Subject: I have found a CD that I think you would enjoy
I Finally Caught Up To This
Pharoah S. Wail | Inner Space | 03/03/2007
(5 out of 5 stars)
"Recorded on 5/24/94 (and released in 1995, not '98), this was one of the first cds I bought after getting a computer. In reviewing this, I'll be refuting what was my longheld belief that I hated this cd. For almost 10 years I've occasionally (let's face it, I don't know too many people in real life who know of these guys) told people this cd stinks, and that Brotz is just a blowhard. I don't know where my head was at, all that time. I was initially disappointed in it, and from there on out I'd pop it in occasionally to give it a chance. A couple months ago, after at least 5 years of not listening to it at all, I popped it in and was blown away. It's as if the music I heard on this cd in january of '07 is not the same music encoded onto this plastic disc to which I listened all those years.
I don't know what I was thinking, or what (or HOW) I was missing. This is a work of utter passion and brilliance. Though Brotz isn't always on tenor saxophone here (also on tarogato, alto saxophone and e-flat clarinet), this is the sort of cd that I imagine will always be widely thought of in the same "sax and drums" mold as Interstellar Space. And will probably always be considered to be less than Interstellar Space, which is a darn shame, and also incorrect. This album is darker, more strange, lighter, more hypnotic, and certainly more dynamic than Interstellar Space.
Brotz can blow your windows out, but here he is also quite often in a lonely, plaintive mood that will make you think "this is what Sonny Rollins wished he could have expressed on that bridge all those years ago". His tonal command is incredible. He has this machine-like, mechanical burn-tone that I bet Duke Ellington would have loved. When I say machine-like, I don't mean that in a cold or clinical/sterile way at all. I mean (and I don't even know why I feel this) his playing really makes me aware of these instruments being, essentially, machines through which music is created. Unlike a player like Mats Gustafsson where (in my favorite passages) you tend to think of Mats as a cornered, wounded animal... visceral violence music... Brotzmann's playing gives one the feeling that if something is wrong with his saxophone, he's going to fix it with a hammer, like a World War 1 soldier.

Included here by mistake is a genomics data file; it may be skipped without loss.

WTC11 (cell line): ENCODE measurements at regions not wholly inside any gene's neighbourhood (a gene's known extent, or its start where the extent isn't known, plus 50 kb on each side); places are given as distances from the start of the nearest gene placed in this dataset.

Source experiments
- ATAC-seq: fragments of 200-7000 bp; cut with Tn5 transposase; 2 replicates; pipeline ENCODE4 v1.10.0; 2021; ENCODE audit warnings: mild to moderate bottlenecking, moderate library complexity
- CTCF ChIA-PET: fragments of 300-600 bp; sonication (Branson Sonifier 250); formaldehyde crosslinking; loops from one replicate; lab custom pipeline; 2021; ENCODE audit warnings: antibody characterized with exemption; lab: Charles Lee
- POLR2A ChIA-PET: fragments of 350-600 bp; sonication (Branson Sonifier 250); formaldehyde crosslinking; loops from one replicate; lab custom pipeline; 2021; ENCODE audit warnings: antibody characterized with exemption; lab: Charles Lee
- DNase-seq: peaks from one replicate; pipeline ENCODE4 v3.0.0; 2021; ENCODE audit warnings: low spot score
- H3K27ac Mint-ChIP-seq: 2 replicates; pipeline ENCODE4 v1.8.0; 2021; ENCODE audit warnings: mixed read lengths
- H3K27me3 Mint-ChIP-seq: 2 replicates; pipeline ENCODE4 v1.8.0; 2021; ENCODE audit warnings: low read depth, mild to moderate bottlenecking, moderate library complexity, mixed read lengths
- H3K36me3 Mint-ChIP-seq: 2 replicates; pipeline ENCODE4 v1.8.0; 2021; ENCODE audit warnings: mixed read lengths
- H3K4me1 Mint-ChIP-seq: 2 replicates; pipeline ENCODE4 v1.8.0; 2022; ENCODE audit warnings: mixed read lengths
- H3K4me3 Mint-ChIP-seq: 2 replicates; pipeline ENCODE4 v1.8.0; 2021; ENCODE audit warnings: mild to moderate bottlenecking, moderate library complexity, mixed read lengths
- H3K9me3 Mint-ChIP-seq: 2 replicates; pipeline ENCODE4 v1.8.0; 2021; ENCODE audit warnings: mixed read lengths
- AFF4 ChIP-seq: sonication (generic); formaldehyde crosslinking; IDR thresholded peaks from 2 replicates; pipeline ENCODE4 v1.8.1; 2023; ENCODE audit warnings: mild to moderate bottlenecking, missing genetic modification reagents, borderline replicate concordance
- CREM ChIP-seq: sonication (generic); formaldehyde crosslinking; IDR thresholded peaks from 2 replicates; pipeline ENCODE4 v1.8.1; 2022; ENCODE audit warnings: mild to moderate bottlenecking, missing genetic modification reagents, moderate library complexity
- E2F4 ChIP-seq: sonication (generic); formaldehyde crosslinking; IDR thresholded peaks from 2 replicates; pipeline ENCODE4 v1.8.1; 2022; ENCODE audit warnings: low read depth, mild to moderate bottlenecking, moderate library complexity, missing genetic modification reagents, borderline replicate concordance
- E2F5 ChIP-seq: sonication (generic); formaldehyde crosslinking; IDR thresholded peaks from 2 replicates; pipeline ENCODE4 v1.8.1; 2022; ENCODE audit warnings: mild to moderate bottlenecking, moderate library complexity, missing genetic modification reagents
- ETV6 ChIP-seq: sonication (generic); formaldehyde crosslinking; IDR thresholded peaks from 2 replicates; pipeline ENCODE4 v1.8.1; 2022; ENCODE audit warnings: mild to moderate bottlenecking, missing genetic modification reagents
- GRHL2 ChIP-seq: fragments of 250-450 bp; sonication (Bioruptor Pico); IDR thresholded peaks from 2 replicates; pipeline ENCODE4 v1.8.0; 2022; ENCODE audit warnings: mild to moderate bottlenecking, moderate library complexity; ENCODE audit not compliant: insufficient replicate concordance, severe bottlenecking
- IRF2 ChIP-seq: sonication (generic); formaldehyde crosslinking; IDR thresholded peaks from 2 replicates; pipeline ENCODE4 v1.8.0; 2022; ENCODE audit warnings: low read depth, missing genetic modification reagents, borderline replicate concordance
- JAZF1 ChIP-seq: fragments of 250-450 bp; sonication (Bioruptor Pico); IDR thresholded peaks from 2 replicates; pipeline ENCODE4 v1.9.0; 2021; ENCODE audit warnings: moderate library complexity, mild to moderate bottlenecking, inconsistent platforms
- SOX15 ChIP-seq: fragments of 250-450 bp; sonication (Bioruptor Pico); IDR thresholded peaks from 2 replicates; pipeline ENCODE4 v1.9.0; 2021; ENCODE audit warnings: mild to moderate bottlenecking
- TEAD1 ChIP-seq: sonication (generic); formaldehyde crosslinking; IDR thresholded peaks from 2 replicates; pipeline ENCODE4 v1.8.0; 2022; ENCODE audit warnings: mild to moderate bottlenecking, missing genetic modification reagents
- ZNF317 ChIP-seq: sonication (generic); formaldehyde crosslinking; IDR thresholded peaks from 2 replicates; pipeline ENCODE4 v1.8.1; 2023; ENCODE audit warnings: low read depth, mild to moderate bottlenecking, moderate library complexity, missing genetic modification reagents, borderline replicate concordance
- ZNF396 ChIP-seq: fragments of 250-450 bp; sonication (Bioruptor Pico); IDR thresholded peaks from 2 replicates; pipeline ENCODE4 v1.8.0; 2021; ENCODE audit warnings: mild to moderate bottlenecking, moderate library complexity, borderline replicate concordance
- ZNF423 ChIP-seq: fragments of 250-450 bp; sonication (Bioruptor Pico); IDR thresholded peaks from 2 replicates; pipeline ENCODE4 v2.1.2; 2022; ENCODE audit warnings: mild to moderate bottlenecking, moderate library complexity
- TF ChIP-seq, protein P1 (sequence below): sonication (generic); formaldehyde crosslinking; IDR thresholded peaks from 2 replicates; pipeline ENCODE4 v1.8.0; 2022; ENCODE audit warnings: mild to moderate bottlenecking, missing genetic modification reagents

For as much as he's just thought to be an energy player... a free-jazz Scorched Earth Policy player, Brotz is really straight out of the 1930s and '40s (not that I'm stupid and think WW1 was in the '30s or '40s).
Hamid is one of my favorite drummers of all time, though on this album I really feel Brotzmann steals the show. He doesn't play notes so much as he bends air into shape and feeling. I can't say it enough... I don't know how this cd didn't blow my mind 10 years ago. For comparison, and the more Hamid-ruled side of things Brotzmann-related, try their Never Too Late But Always Too Early double live album with William Parker, though Dried Rat-Dog is better recorded.
1 last thing... why buy this cd used here from another seller for $27 when you can get it new, straight from the Okka Disk site for $13? It's still in print/available, I just checked."
John C. Graham | toronto, ontario Canada | 11/15/2005
(5 out of 5 stars)
"Brotzmann is in great form here. His musical partner, Hamid Drake, is at his muscular best as well. It's an extremely well recorded studio session-Sparrow Sound Design-from 1994. Brotzmann plays tarogato, e-flat clarinet, alto and tenor saxophones while Hamid Drake tackles the frame drum, tablas, and drums. The disc consists of six compositions by Brotzmann and Drake with a playing time of close to 65 minutes.
There are many quieter moments on the disc when the players are gently exploring space and shifting rhythms. The music slowly opens up to reveal sensitivities not usually associated with Brotzmann. All the while, Hamid Drake, who is just a marvel of inventiveness and master of time-(the man never misses a beat...he could go on lunch break for an hour, sit back at the kit, and pick up the groove like he never left)-lays down patterns of percussive embellishment that enhance the unfolding audio drama. There are, of course, moments of gritty, flamethrower intensity from Brotzmann, particularly when he's playing the tenor....and through all the harshness there is ample sonorous beauty.
There is much to recommend here. Both players work well together. There is a history between them and the music found on the disc reflects that familiarity. Other player's contributions would have been superfluous in this situation. Drake and Brotzmann have together created an enthrawling and entirely enjoyable set of music...and the recording engineer captured it magnificently. The Dried Rat-Dog is a keeper.